11. An article of manufacture, comprising:
a substrate having first instructions embedded therein;
wherein when executed by a processor, the first instructions cause the processor to perform the time tracking operations of:
generating a first signal by the communication device;
receiving a second signal at the communication device;
determining, in hardware, with respect to the first signal and the second signal, an on-time energy value, a late energy value, and an early energy value, the on-time, late, and early energy values forming correlation data;
filtering the correlation data, to remove noise, the filtering performed using at least a first-order filter implemented in software or firmware;
comparing the correlation data to a threshold value to evaluate accuracy of a system timing for the first signal, and thereby obtain a result;
correcting the system timing for the first signal based upon the result;
calculating a late-early energy value, the late-early energy value equal to a difference between the late energy value and the early energy value;
receiving the threshold value;
determining a normalized threshold value; and
comparing the late-early energy value with the normalized threshold value to obtain the result.
12. The article of manufacture of claim 11, further comprising a communication device coupled to the substrate.
13. The article of manufacture of claim 12, wherein the communication device is adapted to operate in a CDMA communication system.
14. The article of manufacture of claim 13, wherein the substrate further has second instructions embedded therein;
wherein when executed by the processor, the second instructions cause the processor to perform the operation of:
multiplying the threshold value by a normalizing value to obtain the normalized threshold value.
15. The article of manufacture of claim 14, wherein the normalizing value is the on-time energy value.
16. The article of manufacture of claim 15, wherein the substrate further has third instructions embedded therein;
wherein when executed by the processor, the third instructions cause the processor to perform the operation of:
resetting, after correcting the system timing, the at least first-order filter.
17. The article of manufacture of claim 16, wherein the at least first-order filter comprises a infinite impulse response filter.
18. The article of manufacture of claim 15, wherein the substrate further has fourth instructions embedded therein;
wherein when executed by the processor, the fourth instructions cause the processor to perform the operation of:
adjusting the time tracking dynamically.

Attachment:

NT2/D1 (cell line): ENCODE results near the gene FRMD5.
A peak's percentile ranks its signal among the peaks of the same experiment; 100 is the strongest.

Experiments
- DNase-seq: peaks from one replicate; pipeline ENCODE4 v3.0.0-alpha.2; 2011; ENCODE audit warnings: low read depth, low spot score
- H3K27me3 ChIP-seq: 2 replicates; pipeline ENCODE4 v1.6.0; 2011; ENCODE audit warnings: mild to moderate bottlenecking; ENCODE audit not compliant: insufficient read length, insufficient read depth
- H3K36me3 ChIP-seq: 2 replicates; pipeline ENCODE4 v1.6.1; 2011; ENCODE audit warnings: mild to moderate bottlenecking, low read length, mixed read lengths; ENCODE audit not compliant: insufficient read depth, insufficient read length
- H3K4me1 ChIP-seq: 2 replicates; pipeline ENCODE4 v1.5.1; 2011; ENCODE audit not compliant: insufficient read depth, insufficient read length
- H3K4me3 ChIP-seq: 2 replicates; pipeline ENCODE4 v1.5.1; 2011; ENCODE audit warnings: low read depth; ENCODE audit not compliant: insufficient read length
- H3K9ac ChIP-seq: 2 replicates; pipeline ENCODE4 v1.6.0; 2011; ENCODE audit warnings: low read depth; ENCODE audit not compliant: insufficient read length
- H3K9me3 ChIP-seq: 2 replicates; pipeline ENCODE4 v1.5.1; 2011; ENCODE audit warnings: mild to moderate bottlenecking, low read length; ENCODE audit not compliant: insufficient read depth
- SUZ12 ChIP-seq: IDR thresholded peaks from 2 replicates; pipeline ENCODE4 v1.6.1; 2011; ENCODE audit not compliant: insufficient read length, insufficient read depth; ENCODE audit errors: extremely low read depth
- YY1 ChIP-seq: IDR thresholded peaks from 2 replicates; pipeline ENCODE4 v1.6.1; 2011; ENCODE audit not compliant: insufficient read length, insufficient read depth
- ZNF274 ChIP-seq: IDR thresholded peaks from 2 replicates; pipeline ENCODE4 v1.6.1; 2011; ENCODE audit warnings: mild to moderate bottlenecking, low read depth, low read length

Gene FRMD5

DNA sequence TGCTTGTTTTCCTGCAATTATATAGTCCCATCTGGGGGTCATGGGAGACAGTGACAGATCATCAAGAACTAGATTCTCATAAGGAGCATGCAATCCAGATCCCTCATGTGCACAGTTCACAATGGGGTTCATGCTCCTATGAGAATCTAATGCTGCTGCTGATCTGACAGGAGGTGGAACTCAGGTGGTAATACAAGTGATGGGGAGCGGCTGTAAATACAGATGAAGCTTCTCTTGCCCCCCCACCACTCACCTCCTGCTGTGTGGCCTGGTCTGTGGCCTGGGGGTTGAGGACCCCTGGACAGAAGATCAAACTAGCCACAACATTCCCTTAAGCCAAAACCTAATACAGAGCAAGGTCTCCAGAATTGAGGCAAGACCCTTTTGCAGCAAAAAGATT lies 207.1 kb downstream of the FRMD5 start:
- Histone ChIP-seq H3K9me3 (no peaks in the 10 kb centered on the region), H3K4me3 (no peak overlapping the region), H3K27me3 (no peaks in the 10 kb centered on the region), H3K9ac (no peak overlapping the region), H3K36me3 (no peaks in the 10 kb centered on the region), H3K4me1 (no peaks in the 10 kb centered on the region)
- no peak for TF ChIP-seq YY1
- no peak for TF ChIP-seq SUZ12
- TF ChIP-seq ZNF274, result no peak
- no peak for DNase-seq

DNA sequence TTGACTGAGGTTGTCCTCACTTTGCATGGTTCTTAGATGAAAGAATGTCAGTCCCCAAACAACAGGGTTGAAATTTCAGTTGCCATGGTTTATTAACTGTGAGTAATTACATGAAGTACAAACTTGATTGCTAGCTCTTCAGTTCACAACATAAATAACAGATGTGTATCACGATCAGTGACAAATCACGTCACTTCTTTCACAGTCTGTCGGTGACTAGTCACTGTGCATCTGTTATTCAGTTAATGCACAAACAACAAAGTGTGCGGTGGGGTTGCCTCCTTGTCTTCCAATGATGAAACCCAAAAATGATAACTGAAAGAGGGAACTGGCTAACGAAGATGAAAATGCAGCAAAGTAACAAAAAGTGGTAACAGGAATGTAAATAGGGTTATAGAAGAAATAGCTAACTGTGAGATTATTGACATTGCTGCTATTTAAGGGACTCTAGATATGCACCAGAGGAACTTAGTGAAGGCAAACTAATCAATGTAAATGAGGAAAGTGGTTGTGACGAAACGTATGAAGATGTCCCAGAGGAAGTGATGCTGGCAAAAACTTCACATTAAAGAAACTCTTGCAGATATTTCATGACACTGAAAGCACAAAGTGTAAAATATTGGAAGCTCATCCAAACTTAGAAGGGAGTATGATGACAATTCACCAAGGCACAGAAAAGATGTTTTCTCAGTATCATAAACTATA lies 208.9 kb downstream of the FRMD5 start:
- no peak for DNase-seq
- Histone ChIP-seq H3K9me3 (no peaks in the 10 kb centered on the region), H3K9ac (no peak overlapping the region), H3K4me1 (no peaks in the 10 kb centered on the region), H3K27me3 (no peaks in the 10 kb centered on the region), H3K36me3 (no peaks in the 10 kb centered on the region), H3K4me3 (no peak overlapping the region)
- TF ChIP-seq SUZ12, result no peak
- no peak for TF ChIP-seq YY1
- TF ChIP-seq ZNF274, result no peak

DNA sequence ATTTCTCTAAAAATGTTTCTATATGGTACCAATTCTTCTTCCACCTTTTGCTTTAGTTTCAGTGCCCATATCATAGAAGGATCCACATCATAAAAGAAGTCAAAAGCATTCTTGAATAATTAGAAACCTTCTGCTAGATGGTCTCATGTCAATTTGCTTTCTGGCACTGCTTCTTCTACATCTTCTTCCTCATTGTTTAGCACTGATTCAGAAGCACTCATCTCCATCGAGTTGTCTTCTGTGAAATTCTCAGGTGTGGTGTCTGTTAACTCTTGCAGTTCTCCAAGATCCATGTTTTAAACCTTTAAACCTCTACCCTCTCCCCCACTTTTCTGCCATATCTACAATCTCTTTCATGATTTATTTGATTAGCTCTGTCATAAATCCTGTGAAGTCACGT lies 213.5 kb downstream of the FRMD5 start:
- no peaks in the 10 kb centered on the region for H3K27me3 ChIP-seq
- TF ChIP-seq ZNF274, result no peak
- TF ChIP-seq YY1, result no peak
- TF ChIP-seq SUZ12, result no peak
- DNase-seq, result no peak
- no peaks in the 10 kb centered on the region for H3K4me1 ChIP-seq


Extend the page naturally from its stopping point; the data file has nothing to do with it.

Description
TECHNICAL FIELD

The present claimed invention relates to the field of digital communication. Specifically, the present claimed invention relates to an apparatus and a method for providing time tracking of a signal using hardware and software.

BACKGROUND ART

Wireless telephony, e.g. cellular phone use, is a widely-used mode of communication today. Variable rate communication systems, such as Code Division Multiple Access (CDMA) spread spectrum systems, are among the most commonly deployed wireless technology. Because of increasing demand and limited resources, a need arises to improve their capacity, fidelity, and performance.

Referring to prior art FIG. 1A, a conventional base station 104 and a mobile unit 102, e.g. a cell phone, are shown. A CDMA system uses a common bandwidth to transmit the pilot signal and a data signal 106 between a base station 104 and a mobile unit 102, for multiple users. Hence, the bandwidth is occupied by an amalgam of many signals. In order to extract an individual signal from the amalgam of signals, the individual signal is modulated at the transmitter and demodulated at the receiver.

Referring now to prior art FIG. 1B, two signals having an exemplary PN sequence 100 b are shown. The modulation code used for CDMA is a pseudonoise (PN), e.g. an apparently random sequence of 1's 120 and 0's 118 having a given length, e.g. 110 a. A “long” PN sequence is used to scramble user data, while a “short” PN sequence is used to spread quadrature components for the forward and reverse link wave forms.

The short PN sequence is used for a pilot signal. A base station broadcasts a pilot signal to which a mobile receiver may receive and synchronize, for time tracking purposes. Thus, as shown in prior art FIG. 1B, a first signal 114 a of a conventional PN sequence, e.g. 110 a, is repeatedly generated, e.g. 110 b, by a first device such as a mobile unit 102 of prior art FIG. 1A. Similarly, the same conventional PN sequence, e.g. 112 a, is repeatedly generated, e.g. 112 b, by a second device such as a base station 104 of prior art FIG. 1A.